And, yes, the show had plenty of action. In fact, it offered up space battles and lightsaber duels of true cinematic sweep, the equal of anything seen in the movies. And it set those battles in landscapes and environs unlike anything seen in the movies. Space battles? Try the Sky Battle of Quell on for size, instead.
The Clone Wars even cannibalized unused concept art for the original trilogy that legendary artist Ralph McQuarrie had painted. His original blue-white vision for Hoth became the moon Orto Plutonia in Season 1. And his exotic cityscapes were just as interesting, so his design for Coruscant's Monument Plaza made it onto the show, as well.
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4. The Clone Wars Was Really Smart
This show was capable of delivering a two-part episode about the passage of legislation that would enact banking reforms (in Season 3), as a kind of commentary on the Wall Street shenanigans that led to our financial collapse in this galaxy in 2008. I know, I know, you'll balk and say that sounds as dry as "the taxation of trade routes," but The Clone Wars made that incredibly interesting. It became a study of the political process, about how Palpatine coerced his minions to do what he needed to do, that was worthy of Lincoln or Advise and Consent. And it showed the intersection of economics and warfare. To ensure the passage of that legislation, General Grievous sends suicide-bomber droids to Coruscant to destroy the the government district's main power center and plunge the Republic Senate in darkness. His motivational speech to those droids as he sent them on their mission was almost Dickensian: "I won't lie to you...this is a dangerous mission. Some of you may not return....Actually, none of you will return." The resulting blackout was dripping with Langian paranoia and the kind of inky, palpable fear of a people ready to turn to fascism to solve their problems. Brilliant stuff.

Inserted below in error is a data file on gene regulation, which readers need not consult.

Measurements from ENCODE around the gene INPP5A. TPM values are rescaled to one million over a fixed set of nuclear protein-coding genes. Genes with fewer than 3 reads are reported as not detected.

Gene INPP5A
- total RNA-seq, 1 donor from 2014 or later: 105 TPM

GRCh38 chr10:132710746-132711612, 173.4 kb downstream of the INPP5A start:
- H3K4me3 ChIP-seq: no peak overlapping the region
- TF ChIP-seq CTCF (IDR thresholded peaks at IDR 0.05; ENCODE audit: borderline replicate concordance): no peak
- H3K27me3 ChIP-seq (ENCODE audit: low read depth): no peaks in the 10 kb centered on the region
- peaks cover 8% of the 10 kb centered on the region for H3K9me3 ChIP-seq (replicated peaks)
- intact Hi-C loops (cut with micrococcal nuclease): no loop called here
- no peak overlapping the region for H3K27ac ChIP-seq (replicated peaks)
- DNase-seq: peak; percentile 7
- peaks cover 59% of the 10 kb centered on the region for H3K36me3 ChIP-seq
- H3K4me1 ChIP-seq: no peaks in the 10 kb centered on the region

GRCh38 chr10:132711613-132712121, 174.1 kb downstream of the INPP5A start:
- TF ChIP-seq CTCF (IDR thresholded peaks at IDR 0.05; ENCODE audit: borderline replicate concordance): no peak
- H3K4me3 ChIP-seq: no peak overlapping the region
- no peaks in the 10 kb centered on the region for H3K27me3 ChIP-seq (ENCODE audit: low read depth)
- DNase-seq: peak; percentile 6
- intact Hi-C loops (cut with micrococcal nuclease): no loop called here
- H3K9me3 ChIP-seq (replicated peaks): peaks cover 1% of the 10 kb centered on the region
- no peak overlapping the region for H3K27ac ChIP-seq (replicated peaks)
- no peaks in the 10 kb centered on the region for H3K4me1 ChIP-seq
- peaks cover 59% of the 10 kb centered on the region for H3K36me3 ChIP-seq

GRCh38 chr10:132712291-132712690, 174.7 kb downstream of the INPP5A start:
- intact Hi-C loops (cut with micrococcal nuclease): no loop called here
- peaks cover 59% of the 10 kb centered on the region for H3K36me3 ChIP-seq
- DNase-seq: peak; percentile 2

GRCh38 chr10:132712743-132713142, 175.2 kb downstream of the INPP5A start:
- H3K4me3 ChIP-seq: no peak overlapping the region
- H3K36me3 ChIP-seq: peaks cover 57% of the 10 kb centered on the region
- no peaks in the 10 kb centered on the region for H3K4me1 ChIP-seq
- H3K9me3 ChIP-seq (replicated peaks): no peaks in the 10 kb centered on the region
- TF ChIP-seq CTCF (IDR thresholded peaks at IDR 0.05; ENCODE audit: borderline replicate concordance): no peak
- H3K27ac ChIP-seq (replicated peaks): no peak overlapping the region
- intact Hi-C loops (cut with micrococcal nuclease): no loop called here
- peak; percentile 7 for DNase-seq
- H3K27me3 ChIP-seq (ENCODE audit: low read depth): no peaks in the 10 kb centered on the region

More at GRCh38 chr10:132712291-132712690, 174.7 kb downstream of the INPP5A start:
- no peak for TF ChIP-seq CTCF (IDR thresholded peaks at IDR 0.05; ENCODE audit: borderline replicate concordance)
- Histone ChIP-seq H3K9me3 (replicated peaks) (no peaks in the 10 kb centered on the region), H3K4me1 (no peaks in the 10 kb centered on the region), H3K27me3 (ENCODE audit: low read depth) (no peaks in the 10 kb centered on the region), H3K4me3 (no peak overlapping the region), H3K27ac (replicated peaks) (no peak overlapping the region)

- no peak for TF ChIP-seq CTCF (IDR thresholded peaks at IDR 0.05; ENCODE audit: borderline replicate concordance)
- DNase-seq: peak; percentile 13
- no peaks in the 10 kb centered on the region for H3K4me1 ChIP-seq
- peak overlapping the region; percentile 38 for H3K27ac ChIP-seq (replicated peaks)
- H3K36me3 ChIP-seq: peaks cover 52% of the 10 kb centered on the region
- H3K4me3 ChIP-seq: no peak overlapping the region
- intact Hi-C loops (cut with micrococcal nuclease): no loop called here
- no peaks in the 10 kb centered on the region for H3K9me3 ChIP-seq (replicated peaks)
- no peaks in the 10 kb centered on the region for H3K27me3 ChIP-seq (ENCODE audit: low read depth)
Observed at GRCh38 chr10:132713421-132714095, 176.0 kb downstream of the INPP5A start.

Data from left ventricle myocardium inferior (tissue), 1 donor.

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5. The Clone Wars Had an Incredible Roster of Voice Talent